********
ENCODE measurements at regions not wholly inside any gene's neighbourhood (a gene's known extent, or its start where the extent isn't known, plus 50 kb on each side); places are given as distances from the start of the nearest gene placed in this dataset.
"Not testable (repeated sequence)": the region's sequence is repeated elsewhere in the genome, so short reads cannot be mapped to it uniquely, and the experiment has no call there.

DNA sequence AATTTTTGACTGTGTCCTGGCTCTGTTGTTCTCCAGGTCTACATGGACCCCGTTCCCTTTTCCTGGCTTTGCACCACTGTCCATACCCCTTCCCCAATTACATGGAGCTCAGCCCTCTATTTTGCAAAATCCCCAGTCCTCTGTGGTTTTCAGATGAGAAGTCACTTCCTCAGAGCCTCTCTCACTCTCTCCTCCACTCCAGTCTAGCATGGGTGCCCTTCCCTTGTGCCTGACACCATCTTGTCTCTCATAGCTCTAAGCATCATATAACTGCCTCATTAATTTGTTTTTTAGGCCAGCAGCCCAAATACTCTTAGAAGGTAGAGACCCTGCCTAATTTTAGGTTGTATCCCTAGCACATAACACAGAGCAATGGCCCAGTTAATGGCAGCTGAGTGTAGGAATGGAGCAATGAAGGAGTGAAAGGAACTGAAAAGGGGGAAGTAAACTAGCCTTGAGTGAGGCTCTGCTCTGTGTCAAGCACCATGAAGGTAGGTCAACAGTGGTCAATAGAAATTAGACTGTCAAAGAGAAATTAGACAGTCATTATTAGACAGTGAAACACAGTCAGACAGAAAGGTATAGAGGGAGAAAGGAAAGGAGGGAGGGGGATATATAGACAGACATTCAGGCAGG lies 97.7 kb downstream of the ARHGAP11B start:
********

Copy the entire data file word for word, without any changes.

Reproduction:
ENCODE measurements at regions not wholly inside any gene's neighbourhood (a gene's known extent, or its start where the extent isn't known, plus 50 kb on each side); places are given as distances from the start of the nearest gene placed in this dataset.
"Not testable (repeated sequence)": the region's sequence is repeated elsewhere in the genome, so short reads cannot be mapped to it uniquely, and the experiment has no call there.

DNA sequence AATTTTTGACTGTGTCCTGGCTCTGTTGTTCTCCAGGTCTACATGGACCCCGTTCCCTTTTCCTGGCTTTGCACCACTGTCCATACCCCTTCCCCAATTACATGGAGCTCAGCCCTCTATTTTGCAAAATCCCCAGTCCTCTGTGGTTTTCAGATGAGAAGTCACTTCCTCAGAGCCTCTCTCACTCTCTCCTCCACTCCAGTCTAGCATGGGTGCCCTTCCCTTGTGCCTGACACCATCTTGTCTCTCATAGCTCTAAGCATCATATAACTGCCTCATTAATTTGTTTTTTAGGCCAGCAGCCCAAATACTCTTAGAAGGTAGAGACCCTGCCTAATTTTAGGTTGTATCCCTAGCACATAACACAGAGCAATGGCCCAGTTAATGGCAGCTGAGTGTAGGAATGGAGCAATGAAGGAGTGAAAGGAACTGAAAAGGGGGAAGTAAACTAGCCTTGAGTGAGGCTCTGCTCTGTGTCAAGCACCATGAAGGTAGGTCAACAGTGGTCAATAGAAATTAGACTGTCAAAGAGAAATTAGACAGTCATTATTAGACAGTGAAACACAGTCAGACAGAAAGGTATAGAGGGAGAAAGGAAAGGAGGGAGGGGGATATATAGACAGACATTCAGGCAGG lies 97.7 kb downstream of the ARHGAP11B start: